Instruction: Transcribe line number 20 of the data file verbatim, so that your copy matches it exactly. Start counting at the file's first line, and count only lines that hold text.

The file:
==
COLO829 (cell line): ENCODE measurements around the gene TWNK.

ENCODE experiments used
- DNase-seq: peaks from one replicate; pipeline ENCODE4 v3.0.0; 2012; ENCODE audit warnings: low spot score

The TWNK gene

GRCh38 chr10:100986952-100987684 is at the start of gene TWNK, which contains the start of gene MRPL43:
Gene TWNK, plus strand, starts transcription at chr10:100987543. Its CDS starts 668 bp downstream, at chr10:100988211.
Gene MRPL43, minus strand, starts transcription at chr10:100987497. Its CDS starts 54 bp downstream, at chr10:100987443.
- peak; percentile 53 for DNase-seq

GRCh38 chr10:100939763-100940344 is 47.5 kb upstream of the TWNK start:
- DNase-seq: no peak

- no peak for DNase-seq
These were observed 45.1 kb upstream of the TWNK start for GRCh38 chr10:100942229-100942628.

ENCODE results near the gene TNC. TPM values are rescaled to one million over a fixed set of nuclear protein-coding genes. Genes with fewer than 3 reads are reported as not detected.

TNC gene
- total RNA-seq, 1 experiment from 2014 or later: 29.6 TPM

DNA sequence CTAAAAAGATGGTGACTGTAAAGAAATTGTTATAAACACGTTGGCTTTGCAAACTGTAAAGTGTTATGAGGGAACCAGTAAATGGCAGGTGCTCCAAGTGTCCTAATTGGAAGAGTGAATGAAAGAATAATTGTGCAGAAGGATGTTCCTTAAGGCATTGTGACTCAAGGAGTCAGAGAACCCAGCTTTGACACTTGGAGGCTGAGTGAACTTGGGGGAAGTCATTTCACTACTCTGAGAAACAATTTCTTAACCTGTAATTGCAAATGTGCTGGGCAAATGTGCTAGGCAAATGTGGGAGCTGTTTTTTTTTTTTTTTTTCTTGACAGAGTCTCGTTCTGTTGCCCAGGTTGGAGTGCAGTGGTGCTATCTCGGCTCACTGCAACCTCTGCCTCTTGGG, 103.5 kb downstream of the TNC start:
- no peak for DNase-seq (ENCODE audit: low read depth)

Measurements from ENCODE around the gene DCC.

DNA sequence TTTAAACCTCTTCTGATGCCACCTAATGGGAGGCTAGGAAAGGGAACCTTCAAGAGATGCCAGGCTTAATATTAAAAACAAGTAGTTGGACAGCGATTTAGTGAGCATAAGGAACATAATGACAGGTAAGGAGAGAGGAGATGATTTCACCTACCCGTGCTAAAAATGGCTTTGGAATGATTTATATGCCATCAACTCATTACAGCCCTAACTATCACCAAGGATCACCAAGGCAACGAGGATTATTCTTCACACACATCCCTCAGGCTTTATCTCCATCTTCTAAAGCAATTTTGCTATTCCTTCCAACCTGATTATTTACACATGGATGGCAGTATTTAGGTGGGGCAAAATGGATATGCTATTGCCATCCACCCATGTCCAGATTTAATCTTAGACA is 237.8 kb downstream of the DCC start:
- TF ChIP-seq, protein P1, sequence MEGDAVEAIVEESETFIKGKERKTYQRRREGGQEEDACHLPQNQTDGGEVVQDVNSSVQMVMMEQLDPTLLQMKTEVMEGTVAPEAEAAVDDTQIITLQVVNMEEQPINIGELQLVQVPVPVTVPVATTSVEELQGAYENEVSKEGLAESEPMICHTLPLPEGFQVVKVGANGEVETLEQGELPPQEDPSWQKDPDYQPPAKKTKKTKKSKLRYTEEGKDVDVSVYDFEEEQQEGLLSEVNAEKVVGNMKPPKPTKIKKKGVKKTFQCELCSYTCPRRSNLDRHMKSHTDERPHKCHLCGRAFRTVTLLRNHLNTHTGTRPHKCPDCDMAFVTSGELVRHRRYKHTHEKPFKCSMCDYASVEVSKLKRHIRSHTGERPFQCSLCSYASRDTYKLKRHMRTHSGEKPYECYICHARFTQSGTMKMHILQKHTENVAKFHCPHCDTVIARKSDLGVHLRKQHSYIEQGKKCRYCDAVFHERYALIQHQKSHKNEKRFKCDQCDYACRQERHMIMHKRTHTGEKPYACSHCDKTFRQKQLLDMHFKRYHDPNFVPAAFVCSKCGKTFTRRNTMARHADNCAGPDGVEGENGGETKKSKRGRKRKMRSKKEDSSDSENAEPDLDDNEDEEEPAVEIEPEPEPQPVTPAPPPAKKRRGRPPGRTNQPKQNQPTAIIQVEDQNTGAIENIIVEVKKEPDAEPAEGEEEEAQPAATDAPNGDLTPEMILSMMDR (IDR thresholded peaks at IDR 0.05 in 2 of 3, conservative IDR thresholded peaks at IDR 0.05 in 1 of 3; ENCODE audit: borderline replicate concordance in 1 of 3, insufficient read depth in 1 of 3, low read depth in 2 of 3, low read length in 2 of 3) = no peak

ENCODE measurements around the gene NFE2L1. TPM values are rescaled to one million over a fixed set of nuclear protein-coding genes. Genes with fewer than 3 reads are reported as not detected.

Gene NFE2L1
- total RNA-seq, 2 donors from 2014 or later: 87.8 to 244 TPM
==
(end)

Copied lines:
- TF ChIP-seq, protein P1, sequence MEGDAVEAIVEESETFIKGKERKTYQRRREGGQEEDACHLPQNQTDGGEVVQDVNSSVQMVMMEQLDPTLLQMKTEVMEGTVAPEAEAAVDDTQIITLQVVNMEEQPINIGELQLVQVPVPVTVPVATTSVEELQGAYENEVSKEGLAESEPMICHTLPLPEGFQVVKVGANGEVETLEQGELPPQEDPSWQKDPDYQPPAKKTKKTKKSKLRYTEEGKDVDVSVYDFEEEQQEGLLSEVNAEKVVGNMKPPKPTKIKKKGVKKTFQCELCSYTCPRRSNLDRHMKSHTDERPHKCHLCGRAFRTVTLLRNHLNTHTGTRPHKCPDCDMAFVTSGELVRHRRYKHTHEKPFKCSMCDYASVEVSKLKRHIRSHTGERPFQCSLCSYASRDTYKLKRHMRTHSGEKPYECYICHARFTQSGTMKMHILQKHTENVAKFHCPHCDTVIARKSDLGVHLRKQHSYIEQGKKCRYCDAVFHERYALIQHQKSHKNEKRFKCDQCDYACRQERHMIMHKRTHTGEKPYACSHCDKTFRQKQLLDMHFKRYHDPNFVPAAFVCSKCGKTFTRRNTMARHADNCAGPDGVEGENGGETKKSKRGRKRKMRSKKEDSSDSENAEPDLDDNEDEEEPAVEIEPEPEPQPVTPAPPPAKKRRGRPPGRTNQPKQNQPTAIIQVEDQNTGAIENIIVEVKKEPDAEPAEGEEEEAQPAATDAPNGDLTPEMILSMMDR (IDR thresholded peaks at IDR 0.05 in 2 of 3, conservative IDR thresholded peaks at IDR 0.05 in 1 of 3; ENCODE audit: borderline replicate concordance in 1 of 3, insufficient read depth in 1 of 3, low read depth in 2 of 3, low read length in 2 of 3) = no peak